250g dried cranberries

1 medium onion, peeled and finely chopped

a thumb-sized knob of fresh ginger, peeled and grated

350 ml apple cider vinegar

200g caster sugar

1 teaspoon tumeric

1 teaspoon ground cumin

1 teaspoon ground coriander

2 teaspoons salt

Makes about 3 jam jars of chutney

Place all of the ingredients into a saucepan or dutch oven and place over medium-high heat. Bring the mixture to a rapid simmer, stirring regularly, then lower the heat to a slow simmer.

Cook for 45 minutes, stirring from time to time, until the apples have become soft and the mixture appears thick and jammy.

Transfer the chutney into clean jam jars and close the lids tightly. Once cool, store the chutney in the refrigerator until the holidays are over.

Side dishes

Corn with girolle mushrooms


Growing up in the United States, we enjoyed corn on the cob all summer long. Shucking corn on the cob was a chore I never minded, and we ate the corn with funny plastic corn-shaped holders on either end.

All that came to an end during the years I lived in France, where corn is mainly something to feed to animals. Or possibly to drain out of a can to put in a salad.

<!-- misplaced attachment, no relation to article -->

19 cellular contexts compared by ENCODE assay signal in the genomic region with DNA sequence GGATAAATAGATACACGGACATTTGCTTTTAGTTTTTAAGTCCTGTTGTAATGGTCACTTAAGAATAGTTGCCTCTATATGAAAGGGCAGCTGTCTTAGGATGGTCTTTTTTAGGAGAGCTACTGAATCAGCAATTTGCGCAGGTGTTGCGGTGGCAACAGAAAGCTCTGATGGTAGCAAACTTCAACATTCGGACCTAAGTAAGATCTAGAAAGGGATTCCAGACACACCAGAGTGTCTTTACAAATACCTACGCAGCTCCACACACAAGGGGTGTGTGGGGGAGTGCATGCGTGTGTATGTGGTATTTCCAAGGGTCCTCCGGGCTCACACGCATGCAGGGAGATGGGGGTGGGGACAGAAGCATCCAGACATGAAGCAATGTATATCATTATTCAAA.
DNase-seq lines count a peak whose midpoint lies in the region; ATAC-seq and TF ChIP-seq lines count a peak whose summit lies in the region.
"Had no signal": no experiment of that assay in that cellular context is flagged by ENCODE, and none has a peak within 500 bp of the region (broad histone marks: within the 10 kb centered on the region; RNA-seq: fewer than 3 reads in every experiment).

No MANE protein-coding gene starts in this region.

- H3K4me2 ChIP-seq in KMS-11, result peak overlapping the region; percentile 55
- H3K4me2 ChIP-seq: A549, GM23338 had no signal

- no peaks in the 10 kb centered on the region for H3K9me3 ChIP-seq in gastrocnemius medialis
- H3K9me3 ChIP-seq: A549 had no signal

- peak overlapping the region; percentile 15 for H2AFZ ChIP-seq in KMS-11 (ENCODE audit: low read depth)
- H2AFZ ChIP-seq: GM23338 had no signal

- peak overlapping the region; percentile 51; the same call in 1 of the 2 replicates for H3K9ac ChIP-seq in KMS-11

I’ve enjoyed eating fresh corn again since moving to the UK. While I grew up eating corn boiled, with a pat of butter, I now prefer my corn on the cob grilled, with just a sprinkling of sea salt.  Or, as we move towards autumn, I love eating corn cut off the cob and gently pan-fried with some fresh girolle mushrooms.

Corn with girolle mushrooms (inspired by an Alice Waters recipe in Chez Panisse Vegetables)

3-4 ears of fresh corn, kernels cut off the cob

100 g fresh girolle mushrooms

1-2 cloves of garlic, peeled and crushed

1 tablespoon coconut or vegetable oil for pan-frying

1 large ripe avocado, peeled, pitted and chopped

1-2 tablespoons olive oil for dressing

a squeeze of lime juice

1 tablespoon chopped coriander leaves

salt and pepper to taste

Serves 4 as a side dish

Rinse the girolles in a colander, then wipe any remaining dirt off with a paper towel. Slice into small bite-sized pieces.

Heat the coconut or vegetable oil in a skillet and add the garlic. As soon as the garlic starts to sizzle, add the girolles and cook over medium heat. When the girolles have started to brown, add the corn and cook for about 10 minutes, stirring regularly, until the corn is just cooked (taste to be sure). If the corn starts to burn while cooking, add a few drops of water.

Allow the corn and girolles to cool for 10-15 minutes. Add the avocado, lime juice, and coriander leaves, then add olive oil, salt and pepper to taste.

Note: Corn is not GAPS-friendly and is often not tolerated by followers of the GFCF diet, so this recipe will not be for everyone. That said, even the most vegetable-averse children often like corn, so it can be a useful “gateway vegetable” to teach children about getting more color onto their plate.